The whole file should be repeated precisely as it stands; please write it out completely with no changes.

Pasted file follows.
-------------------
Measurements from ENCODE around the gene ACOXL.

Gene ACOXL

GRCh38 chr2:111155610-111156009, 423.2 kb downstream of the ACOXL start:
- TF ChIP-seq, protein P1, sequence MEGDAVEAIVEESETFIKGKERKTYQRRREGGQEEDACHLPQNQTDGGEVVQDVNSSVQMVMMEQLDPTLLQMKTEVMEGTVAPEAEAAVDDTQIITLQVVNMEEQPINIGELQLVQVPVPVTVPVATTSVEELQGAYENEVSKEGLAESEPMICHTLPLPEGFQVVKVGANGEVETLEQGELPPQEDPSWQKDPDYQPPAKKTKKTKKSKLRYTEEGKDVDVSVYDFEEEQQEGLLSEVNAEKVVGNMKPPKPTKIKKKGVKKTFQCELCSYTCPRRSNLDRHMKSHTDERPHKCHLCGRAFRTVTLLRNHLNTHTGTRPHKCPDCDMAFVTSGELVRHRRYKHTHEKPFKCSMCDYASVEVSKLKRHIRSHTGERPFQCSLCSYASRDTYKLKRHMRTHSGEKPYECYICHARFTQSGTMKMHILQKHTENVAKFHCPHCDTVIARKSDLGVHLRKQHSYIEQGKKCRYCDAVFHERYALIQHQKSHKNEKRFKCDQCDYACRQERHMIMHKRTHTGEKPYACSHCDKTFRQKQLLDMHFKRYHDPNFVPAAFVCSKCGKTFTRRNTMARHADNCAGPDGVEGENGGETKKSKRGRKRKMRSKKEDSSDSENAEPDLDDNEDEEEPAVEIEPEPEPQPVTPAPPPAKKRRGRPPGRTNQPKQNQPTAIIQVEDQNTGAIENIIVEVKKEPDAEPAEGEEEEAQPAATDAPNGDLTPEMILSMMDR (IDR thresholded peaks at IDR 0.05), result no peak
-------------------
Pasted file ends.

Measurements from ENCODE around the gene ACOXL.

Gene ACOXL

GRCh38 chr2:111155610-111156009, 423.2 kb downstream of the ACOXL start:
- TF ChIP-seq, protein P1, sequence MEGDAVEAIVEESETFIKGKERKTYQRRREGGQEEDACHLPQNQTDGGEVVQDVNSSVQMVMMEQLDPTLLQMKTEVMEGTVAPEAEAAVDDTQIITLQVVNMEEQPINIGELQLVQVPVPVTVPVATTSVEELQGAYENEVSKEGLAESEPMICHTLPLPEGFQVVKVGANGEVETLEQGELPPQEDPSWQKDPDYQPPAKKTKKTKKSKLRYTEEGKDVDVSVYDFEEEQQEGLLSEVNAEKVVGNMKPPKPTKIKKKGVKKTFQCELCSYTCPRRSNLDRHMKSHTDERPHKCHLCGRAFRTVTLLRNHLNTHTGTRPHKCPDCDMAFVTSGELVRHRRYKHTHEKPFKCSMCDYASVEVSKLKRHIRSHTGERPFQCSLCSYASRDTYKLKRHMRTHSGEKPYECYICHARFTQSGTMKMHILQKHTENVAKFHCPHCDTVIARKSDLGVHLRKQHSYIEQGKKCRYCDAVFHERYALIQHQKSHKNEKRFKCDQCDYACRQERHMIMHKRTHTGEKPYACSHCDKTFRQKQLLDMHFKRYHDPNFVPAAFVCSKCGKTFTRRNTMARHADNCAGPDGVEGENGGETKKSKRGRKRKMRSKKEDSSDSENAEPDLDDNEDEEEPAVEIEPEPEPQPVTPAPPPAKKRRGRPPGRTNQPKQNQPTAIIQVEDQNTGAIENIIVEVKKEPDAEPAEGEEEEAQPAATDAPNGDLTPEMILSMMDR (IDR thresholded peaks at IDR 0.05), result no peak